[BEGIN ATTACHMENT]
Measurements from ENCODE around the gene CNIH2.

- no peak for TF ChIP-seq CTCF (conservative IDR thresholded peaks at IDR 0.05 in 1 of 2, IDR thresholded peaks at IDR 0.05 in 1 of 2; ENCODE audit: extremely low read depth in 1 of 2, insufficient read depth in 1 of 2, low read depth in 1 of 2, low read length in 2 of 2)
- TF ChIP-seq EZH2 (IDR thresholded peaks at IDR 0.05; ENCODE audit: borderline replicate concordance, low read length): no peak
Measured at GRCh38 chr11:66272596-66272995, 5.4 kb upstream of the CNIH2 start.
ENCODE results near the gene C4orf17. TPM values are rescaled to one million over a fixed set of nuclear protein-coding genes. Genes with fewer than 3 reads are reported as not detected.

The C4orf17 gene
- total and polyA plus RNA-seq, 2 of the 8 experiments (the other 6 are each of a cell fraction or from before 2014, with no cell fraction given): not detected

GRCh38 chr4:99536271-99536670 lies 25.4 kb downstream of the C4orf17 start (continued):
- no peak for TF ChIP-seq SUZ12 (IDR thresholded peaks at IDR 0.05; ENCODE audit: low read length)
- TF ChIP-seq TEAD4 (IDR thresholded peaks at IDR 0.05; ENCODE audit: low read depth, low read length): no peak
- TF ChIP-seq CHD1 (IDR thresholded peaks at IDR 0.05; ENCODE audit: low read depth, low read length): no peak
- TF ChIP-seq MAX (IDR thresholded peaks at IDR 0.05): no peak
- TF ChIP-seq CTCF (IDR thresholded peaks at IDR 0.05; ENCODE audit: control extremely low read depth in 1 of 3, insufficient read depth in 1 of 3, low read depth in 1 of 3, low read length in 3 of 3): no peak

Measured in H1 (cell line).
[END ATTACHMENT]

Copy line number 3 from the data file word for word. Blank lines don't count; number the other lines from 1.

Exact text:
- TF ChIP-seq EZH2 (IDR thresholded peaks at IDR 0.05; ENCODE audit: borderline replicate concordance, low read length): no peak